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Dynamic Recompilation - An Introduction

34719 Views 85 Replies 21 Participants Last post by  Padremayi
In another thread sniff_381 asked me to explain what dynamic recompilation (dynarec for short) is.
Since most NG emus have a dynarec now, I thought it might be a good idea to cover the topic in a separate thread.

I have to admit that I haven't programmed a dynarec myself yet, but I have decent knowledge of the basics and some details. I'm not totally sure how much I should go into depth anyway. I guess I'll see if there is enough interest to talk about details.

First of all, the term "dynamic recompilation" is a bit odd, because "to recompile" often means to compile the source code of a program again, but the older term "binary translation" is more precise, since the binary code of a game or application is translated - not the source code - and "dynamic" only means that it is done during runtime and on demand.

So what's the difference to "traditional" or "interpretive" emulation?
An interpretive emulator always picks the instruction the program counter (PC) points to, decodes it, and executes it, just like a real processor would do it. So every time the emulator comes across it same instruction it has to do all the steps again.
In his article How To Write a Computer Emulator ( Marat Fayzullin uses this pseudo C-code sequence to describe the process:

for( ;; )

    case OpCode1:
    case OpCode2:

    /* Check for interrupts and do other */
    /* cyclic tasks here                 */
    if(ExitRequired) break;
Dynamic recompilation deviates from this procedure by working with whole blocks of code instead of single instructions, and that those blocks are translated into the machine language of the processor the emulator is running on. There wouldn't be a speed advantage if the translated blocks weren't cached and simply recalled as soon as the program counter enters that block again.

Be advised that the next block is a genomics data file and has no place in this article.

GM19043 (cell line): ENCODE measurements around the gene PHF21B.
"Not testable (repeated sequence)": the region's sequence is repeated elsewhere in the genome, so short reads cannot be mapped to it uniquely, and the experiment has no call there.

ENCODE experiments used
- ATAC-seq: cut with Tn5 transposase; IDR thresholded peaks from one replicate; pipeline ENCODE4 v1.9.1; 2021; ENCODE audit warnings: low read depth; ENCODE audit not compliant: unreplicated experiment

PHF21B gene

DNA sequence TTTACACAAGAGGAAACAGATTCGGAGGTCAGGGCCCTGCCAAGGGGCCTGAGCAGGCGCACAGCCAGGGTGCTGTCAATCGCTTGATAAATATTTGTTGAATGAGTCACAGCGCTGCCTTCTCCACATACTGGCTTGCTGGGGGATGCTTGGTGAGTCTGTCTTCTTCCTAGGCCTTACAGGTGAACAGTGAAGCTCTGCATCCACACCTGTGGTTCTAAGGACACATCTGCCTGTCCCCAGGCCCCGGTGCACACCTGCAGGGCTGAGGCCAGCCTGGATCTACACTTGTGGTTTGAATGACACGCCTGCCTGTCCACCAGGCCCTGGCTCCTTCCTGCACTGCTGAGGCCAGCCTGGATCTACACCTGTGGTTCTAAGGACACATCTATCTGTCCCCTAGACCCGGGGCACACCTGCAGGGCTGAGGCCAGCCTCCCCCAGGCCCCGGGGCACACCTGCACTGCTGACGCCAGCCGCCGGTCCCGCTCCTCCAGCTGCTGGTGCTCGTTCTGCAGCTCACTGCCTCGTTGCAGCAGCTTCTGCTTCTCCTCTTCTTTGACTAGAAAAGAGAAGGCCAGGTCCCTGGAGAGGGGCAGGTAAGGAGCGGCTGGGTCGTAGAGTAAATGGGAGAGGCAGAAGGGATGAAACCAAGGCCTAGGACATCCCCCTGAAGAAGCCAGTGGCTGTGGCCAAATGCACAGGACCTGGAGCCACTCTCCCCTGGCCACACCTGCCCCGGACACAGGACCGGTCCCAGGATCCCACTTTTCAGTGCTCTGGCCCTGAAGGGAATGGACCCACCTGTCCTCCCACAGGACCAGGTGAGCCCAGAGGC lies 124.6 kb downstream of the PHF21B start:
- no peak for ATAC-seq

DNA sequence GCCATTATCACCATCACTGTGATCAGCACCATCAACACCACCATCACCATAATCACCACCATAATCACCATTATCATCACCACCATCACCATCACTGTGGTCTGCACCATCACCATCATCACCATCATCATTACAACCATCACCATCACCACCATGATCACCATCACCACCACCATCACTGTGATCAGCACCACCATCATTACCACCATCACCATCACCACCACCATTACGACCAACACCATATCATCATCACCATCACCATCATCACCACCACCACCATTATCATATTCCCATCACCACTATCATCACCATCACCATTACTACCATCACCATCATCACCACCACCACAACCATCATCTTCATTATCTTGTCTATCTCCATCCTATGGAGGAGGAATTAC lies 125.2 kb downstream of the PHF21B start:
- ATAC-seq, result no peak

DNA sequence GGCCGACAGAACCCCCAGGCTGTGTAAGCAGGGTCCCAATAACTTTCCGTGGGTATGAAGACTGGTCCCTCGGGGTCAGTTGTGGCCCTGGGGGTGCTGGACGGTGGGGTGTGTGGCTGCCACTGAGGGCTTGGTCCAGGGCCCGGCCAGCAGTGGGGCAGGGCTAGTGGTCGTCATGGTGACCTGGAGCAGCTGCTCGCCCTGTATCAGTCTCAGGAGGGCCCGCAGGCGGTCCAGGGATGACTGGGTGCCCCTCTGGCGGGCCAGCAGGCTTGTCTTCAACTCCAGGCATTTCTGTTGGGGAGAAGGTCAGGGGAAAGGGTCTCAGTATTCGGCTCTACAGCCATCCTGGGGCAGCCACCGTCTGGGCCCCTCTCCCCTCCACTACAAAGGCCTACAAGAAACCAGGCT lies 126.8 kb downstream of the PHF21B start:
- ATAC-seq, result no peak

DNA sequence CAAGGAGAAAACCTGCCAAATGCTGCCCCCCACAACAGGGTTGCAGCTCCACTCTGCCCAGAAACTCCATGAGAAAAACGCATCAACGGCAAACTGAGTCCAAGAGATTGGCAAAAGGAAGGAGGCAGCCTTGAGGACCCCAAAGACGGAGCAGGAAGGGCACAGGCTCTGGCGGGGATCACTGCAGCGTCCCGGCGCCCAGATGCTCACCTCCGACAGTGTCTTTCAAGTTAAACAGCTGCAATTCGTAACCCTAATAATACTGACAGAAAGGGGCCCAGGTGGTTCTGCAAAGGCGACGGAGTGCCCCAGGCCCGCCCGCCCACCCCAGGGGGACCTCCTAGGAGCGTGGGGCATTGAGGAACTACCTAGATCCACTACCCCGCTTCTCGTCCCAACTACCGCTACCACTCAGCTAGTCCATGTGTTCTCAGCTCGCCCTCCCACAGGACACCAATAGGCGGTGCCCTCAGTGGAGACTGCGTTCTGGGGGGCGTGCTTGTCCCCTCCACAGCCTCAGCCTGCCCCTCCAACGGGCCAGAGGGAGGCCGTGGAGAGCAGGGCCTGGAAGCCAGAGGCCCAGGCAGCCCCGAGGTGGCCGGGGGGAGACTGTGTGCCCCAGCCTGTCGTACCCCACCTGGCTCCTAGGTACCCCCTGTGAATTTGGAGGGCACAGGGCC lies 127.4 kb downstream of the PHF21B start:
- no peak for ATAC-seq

Here is some sample code from my (unfortunately still unfinished) DRFAQ (
/* the following line defines a 'function pointer',               */
/* which can be used to call the code generated by the translator */
/* CTX is the context of the processor, ie. the register values   */

int (*dyncode)(Context *CTX);

/* the following simplyfied loop is often called the "dispatcher" */

for( ;; ) {

  /* try to find the current address of the PC in the translation cache */
  address = block_translated(CTX->PC);

  /* nothing found, ie. first translate the code block starting at the PC address */
  if (address == NULL)
    /* do the translation and add it to the translation cache */                                      
    address = translate_block(CTX->PC);

  /* point the function pointer to the address of the translated code */
  dyncode = (int(*)(Context*)) address;

  /* call the translated code with the current context */
  status = (*dyncode)(CTX);

  /* handle interrupts and other events here */                                 
That's basically how a dynarec works, only that I still haven't explained how the translation cache and of course the translation are handled.

I spoke of code blocks several times, and it might be a good idea to define the term, since not all will be into compiler theory...
In compilers the smallest block of cohesive instructions is called a basic block. Such a block has a starting point and ends with the next conditional jump or branch, ie. as soon as there is a possibility that the program counter changes apart from pointing to the next instruction the block ends. It's also important that no other code block can jump into the middle of the basic block, only at the starting address, because only that way the compiler can see it as a separate collection of code that can be optimized in every possible way.
Most dynarecs probably work with basic blocks, but some use end the block with the next unconditional jump or branch, which leads to larger blocks, often called translation units. This leads to faster code, because all conditional branches can jump in the translated code without having to go through the dispatcher loop first, but it can be problematic to handle interrupts since you don't have a guarantee that the code returns to the dispatcher. Of course that could be handled within the generated code, but that makes things more complicated.

I think that's enough for an introduction. If there are any questions feel free to ask, and if there is interest in extending the parts I haven't covered yet, I could write something about the translation cache, some translation problems, register allocation, the difference to threaded interpretation, etc.
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